If the coma or low pulse low respiration crisis isn’t reversed by naloxone, then it must not be an opioid overdose the saying goes. In the emergency room, most anyone taking opioids who are having an emergency with pinpoint pupils or decreased pulse, respirations, or consciousness with a history of any new prescription opioids or illicit drug use is given Narcan.

Just giving Narcan is possible, because it is very fast-acting, safe, and has remarkably few side effects. Narcan can not get a person high, and you can not tell the difference between getting an injection of naloxone intravenously and saltwater. The main side effect is the desired effect, producing acute withdrawal from opioids.

Naloxone has been in use in the United States for more than 50 years. It is the go-to or a mainstay in medical settings for reversing opioid effects, opioid toxicity, and overdose.

I gave it during my internship in the Yale Emergency Room in the ‘70s. At that time, naloxone was approved only for intravenous (IV), intramuscular (IM), and subcutaneous (SQ) administration. Narcan has saved and treated tens of thousands of opioid overdoses. Rescuing, resuscitating, and reviving overdose victims are critical steps in helping people with opioid use disorders(OUD).

When Pitt [10] and her colleagues at Stanford looked at what would make the most impact in reducing OUD deaths, it was Narcan. No other prevention or treatment or public health intervention was close to as effective. Prescribing naloxone to opioid users and encouraging those patients with an OUD to have Narcan with them, while providing MATs and appropriate counseling, is the essence of the harm reduction component of a comprehensive treatment model for OUD.

Not only OUD patients, non-prescription opioid users, pain patients given Narcan prescriptions, older patients, and others should be counseled regarding the signs and symptoms of opioid overdose, including pinpoint pupils, shallow or absent breathing, and unresponsiveness. If an overdose is suspected, naloxone should be administered by anyone who has it, as soon as possible. Then, call 911.

Naloxone – Pharmacology

Pharmacologically, naloxone is a high-affinity competitive antagonist at the μ-,κ-, and δ-opioid receptors. Naloxone is considered a “pure” antagonist. Naloxone, which effectively displaces any full and/or partial agonists (e.g., heroin, oxycontin, fentanyl) occupying opioid receptors which produce euphoria, sedation, sleepiness, respiratory depression, bradycardia, analgesia, and small pupils. Thus, naloxone is a real wonder drug- fast-acting, safe, easily administered opioid antidote, capable of reversing both opioid intoxication states and overdose.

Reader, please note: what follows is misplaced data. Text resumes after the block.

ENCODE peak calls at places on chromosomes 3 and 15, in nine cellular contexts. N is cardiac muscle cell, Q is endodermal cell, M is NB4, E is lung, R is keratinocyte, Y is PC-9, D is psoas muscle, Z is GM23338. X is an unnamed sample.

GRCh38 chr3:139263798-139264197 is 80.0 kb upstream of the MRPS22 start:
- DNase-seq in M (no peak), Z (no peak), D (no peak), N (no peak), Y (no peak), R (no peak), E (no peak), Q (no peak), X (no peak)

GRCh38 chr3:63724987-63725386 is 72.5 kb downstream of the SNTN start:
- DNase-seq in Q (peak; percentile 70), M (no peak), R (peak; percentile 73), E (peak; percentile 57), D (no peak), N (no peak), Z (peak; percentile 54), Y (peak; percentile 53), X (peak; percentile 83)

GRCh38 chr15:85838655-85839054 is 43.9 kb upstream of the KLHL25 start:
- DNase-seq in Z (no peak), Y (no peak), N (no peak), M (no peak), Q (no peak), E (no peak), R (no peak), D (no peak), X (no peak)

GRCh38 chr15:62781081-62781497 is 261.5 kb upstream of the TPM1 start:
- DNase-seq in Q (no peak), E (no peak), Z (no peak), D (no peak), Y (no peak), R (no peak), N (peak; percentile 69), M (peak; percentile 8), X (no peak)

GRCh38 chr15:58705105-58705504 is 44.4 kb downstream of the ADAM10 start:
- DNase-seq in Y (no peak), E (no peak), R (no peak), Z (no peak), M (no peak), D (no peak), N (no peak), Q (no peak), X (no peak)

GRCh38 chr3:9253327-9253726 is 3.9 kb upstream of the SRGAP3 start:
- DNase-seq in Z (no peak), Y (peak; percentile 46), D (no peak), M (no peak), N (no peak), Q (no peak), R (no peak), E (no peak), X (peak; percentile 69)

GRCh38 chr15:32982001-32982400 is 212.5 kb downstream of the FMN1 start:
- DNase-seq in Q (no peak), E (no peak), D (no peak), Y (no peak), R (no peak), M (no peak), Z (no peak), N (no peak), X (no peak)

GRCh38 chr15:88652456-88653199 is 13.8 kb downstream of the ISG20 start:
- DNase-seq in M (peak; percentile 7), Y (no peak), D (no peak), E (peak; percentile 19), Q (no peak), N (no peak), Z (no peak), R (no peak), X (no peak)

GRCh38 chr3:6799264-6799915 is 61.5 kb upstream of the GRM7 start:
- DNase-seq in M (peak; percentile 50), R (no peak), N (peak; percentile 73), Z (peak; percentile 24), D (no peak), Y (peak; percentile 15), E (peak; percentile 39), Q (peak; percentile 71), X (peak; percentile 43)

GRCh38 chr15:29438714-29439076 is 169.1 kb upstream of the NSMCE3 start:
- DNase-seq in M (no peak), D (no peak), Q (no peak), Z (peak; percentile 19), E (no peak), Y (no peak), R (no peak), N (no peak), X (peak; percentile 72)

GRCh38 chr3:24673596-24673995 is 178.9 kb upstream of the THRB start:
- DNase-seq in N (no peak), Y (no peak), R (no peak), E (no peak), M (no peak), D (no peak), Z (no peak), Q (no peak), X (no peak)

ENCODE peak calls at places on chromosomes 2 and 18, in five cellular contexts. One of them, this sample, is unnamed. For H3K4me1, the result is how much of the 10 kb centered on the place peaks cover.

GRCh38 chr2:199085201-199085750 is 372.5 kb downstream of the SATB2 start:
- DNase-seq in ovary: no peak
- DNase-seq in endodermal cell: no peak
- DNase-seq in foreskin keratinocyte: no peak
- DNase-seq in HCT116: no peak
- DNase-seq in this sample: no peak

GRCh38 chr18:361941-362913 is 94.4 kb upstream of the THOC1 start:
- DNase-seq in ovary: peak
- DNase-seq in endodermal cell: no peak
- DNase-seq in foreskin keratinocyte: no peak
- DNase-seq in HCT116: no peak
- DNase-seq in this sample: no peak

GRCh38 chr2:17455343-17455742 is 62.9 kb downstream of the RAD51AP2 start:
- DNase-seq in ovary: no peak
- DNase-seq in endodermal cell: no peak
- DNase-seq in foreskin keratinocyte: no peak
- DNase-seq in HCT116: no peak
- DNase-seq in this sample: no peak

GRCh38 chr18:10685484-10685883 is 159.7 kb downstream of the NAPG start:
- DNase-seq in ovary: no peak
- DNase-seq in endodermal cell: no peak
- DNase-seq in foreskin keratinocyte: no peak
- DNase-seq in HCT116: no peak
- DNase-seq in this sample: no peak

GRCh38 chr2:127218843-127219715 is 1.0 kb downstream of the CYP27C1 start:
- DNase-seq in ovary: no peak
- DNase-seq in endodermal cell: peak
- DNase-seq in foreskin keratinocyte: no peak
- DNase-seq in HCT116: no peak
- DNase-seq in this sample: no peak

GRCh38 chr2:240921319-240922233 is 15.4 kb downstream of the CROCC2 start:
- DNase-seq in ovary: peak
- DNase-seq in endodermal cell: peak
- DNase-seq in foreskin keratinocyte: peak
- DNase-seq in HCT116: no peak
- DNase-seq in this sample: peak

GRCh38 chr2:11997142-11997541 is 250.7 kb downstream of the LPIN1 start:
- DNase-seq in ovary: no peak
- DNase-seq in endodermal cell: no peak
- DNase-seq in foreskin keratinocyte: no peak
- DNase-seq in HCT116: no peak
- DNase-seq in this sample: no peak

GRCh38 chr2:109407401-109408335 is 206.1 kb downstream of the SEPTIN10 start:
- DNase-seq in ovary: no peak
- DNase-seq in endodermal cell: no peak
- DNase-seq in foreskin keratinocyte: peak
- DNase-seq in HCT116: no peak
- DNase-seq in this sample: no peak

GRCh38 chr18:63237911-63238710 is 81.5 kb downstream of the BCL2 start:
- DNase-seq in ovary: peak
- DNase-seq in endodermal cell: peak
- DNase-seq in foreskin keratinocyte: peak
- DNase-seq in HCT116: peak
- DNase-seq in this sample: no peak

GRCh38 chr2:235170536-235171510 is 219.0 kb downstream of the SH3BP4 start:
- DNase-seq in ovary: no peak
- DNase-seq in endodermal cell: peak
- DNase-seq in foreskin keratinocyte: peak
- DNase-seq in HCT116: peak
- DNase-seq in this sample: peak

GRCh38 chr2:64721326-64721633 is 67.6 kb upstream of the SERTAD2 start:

More recently, an intranasal (IN) formulation of naloxone was invented and brought to market. IN delivery reduced the need for IV access (it can be challenging to find a vein in OUD overdose or in people who inject drugs) during emergencies, needlestick injuries or disposal issues, and made the medication available to most everyone.

All of a sudden, medically untrained individuals could safely administer naloxone with a reasonable probability of reversing the opioid-induced overdose and respiratory depression. Intranasal (IN ) naloxone was similar in safety, rescue, and overdose reversal efficacy to iv Narcan. Narcan Nasal Spray made it possible for friends, lay first responders, family, and others to use Narcan to save a life.

The onset of action varies depending on the route of administration but can be as fast as one minute when delivered. When administered IV, naloxone usually fully reverses the opioid effects within a few minutes. In patients who present short of breath with blue color, especially at home or outside of the hospital, you should not hesitate to give larger initial doses, such as 0.4 mg to 2 mg IV or 2mg intranasal, IM, or SQ.

Initially, one spray is administered, which provides 4 mg of naloxone. Clinicians can administer subsequent doses until reaching the desired effect. Immediately following the administration of the first NAS, one should call 911 to seek emergency medical assistance. It can be dangerous to assume the patient is fine, even if they wake up and say that they are fine.

Some opioids last longer than Narcan and can come back to occupy the opioid receptors once the naloxone wears off. Cases, where the person is rescued and leaves the Emergency Room against advice only to die on the way home, have been reported.

If the patient relapses and the respiration rate decreases before emergency medical personnel arrive, administer the second dose. If repeat dosing is necessary, then it should be delivered in alternate nostrils every two to three minutes.